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Osborne trying to calm UK amid Labour ‘coup’

US Rep. Ilhan Omar (D-MN) (L) talks with Speaker of the House Nancy Pelosi (D-CA) during a rally with fellow Democrats before voting on H.R. 1, or the People Act, on the East Steps of the US Capitol on March 08, 2019 in Washington, DC. (AFP photo)
British Chancellor of the Exchequer George Osborne makes a statement at the Treasury in London on June 27, 2016, following the pro-Brexit outcome of the June 23 EU referendum. (AFP)

The UK Chancellor of the Exchequer makes an effort to calm the UK following the recent Brexit vote which has thrown the opposition Labour Party into disarray.  

George Osborne said Monday that despite the UK’s Thursday vote to leave the European Union (EU), Britain is ready to face the future "from a position of strength."

“Britain is ready to confront what the future holds for us from a position of strength,” he said in a statement at the UK Treasury.

"Growth has been robust and employment is at a record high. Our economy is now about as strong as it could be to confront the challenge the country now faces."

However, he admitted that the Brexit vote was not what he had sought for.

Osborne also predicted that Britain's vote to leave the EU would likely lead to further volatility on financial markets.

 “That is not the outcome that I wanted or that I threw everything into campaigning for the people have spoken and we, in this democracy, must all accept that result and deliver on their instructions.”

Osborne is also reportedly delaying the UK’s austerity plan until fall this year when the next government is expected to take over.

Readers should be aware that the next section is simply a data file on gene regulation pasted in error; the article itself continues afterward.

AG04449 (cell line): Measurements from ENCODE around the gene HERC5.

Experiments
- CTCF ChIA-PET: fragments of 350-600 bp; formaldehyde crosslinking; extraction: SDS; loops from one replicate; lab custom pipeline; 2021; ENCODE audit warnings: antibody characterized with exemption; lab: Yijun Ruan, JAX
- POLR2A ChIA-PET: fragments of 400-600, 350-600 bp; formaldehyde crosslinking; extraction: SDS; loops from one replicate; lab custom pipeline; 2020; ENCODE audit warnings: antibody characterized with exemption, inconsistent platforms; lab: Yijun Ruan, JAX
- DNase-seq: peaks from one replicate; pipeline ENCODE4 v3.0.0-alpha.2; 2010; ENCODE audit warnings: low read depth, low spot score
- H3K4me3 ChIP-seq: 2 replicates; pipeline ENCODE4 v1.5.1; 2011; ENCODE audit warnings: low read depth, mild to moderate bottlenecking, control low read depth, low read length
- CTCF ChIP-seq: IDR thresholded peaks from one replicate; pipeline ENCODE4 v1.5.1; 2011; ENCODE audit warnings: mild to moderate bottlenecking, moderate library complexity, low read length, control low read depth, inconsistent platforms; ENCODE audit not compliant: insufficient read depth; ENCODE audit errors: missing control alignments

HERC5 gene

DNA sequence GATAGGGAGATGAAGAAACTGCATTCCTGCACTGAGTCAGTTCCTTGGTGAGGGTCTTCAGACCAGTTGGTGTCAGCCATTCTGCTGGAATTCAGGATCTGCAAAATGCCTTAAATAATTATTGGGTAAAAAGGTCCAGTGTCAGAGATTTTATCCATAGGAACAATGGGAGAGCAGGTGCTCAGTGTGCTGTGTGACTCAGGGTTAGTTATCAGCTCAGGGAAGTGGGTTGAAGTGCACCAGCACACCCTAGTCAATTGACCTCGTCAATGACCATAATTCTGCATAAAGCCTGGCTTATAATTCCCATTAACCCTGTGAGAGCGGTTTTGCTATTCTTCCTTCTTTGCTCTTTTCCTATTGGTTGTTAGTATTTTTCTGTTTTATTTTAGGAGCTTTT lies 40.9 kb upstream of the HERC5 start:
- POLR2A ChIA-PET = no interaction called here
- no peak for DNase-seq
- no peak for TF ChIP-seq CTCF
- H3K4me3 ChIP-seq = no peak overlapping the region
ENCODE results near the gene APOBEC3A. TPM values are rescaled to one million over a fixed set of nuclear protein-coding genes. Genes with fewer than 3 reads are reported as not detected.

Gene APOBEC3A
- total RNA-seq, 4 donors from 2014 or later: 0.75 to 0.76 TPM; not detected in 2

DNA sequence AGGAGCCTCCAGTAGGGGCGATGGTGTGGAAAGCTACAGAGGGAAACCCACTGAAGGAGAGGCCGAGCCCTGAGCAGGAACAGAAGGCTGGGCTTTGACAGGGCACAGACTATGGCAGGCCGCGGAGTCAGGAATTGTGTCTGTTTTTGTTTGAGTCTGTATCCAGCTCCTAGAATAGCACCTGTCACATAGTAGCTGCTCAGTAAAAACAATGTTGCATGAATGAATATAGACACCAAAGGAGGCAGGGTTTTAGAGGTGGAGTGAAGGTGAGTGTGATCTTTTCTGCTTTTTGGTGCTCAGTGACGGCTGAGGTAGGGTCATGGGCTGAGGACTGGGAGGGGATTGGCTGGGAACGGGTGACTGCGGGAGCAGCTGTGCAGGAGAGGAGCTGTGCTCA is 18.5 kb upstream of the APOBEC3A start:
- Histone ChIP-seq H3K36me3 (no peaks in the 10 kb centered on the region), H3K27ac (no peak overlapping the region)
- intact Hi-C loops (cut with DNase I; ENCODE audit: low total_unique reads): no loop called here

Labour ‘Coup’

The Brexit vote has also sent shockwaves through the Labour Party, with some members resigning over what they call as leader Jeremy Corbyn’s “lackluster” approach to the UK’s vote.

British opposition Labour Party leader Jeremy Corbyn leaves his home in London on June 27, 2016.  (AFP)

Almost half of the UK's shadow cabinet has already announced plans to quit in order to force Corbyn to step down, according to media reports.

Also, some Labour lawmakers have said they will resign to add pressure on Corbyn.

Corbyn, however, has so far resisted the waves of pressure, dubbed by UK media as a party ‘coup,’ saying on Sunday that “I am not going to betray the trust of those who voted for me - or the millions of supporters across the country who need Labour to represent them.”

Meanwhile, the Labour leader has announced a number of appointments to replace those who quit on Sunday, promoting several members of his supporters to senior defense and foreign policy roles.

On Thursday, British people voted to quit the EU in a referendum, which saw Britain breaking away from the bloc by a 52-48 margin. The vote has deeply polarized the country and caused mayhem in British politics.

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